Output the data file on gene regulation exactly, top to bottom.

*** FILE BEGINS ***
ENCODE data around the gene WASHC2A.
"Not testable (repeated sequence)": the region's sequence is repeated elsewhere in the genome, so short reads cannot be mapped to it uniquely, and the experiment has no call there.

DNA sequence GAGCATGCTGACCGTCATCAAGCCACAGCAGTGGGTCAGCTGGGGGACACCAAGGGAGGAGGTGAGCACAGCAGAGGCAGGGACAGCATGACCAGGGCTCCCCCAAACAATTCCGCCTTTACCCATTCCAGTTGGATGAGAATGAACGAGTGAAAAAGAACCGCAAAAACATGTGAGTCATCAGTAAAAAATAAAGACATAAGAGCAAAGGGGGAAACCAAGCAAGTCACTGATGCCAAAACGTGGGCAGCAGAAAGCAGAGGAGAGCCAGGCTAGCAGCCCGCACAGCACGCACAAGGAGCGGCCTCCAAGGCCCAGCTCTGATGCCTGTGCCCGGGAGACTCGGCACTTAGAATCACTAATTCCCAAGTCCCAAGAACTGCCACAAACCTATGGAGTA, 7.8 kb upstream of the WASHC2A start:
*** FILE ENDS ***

ENCODE data around the gene WASHC2A.
"Not testable (repeated sequence)": the region's sequence is repeated elsewhere in the genome, so short reads cannot be mapped to it uniquely, and the experiment has no call there.

DNA sequence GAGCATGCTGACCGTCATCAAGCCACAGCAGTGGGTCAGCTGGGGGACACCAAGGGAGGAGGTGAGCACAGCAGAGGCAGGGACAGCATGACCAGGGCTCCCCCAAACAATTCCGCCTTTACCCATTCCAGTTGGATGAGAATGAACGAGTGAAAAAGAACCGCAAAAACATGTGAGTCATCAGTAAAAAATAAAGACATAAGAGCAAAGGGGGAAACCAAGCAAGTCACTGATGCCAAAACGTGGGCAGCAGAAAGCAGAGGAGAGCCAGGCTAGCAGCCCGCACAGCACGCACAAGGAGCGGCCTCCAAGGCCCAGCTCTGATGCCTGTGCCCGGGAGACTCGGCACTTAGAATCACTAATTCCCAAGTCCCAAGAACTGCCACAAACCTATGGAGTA, 7.8 kb upstream of the WASHC2A start: